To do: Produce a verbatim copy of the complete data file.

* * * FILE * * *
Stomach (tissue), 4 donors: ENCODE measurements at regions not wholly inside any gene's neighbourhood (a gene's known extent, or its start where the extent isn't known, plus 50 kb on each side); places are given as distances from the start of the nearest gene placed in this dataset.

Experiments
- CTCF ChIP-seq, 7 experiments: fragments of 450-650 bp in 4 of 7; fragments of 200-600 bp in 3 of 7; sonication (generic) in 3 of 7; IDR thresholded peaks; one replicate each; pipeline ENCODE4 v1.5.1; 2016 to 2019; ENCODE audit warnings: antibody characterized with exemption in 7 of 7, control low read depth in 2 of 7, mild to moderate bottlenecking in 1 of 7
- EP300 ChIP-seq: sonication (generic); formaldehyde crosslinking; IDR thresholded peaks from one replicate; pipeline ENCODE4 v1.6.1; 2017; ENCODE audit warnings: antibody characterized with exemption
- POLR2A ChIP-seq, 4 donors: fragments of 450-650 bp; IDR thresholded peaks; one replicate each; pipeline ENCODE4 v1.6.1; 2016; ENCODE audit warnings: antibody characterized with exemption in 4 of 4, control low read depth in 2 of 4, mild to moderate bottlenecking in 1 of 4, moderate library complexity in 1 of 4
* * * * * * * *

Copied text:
Stomach (tissue), 4 donors: ENCODE measurements at regions not wholly inside any gene's neighbourhood (a gene's known extent, or its start where the extent isn't known, plus 50 kb on each side); places are given as distances from the start of the nearest gene placed in this dataset.

Experiments
- CTCF ChIP-seq, 7 experiments: fragments of 450-650 bp in 4 of 7; fragments of 200-600 bp in 3 of 7; sonication (generic) in 3 of 7; IDR thresholded peaks; one replicate each; pipeline ENCODE4 v1.5.1; 2016 to 2019; ENCODE audit warnings: antibody characterized with exemption in 7 of 7, control low read depth in 2 of 7, mild to moderate bottlenecking in 1 of 7
- EP300 ChIP-seq: sonication (generic); formaldehyde crosslinking; IDR thresholded peaks from one replicate; pipeline ENCODE4 v1.6.1; 2017; ENCODE audit warnings: antibody characterized with exemption
- POLR2A ChIP-seq, 4 donors: fragments of 450-650 bp; IDR thresholded peaks; one replicate each; pipeline ENCODE4 v1.6.1; 2016; ENCODE audit warnings: antibody characterized with exemption in 4 of 4, control low read depth in 2 of 4, mild to moderate bottlenecking in 1 of 4, moderate library complexity in 1 of 4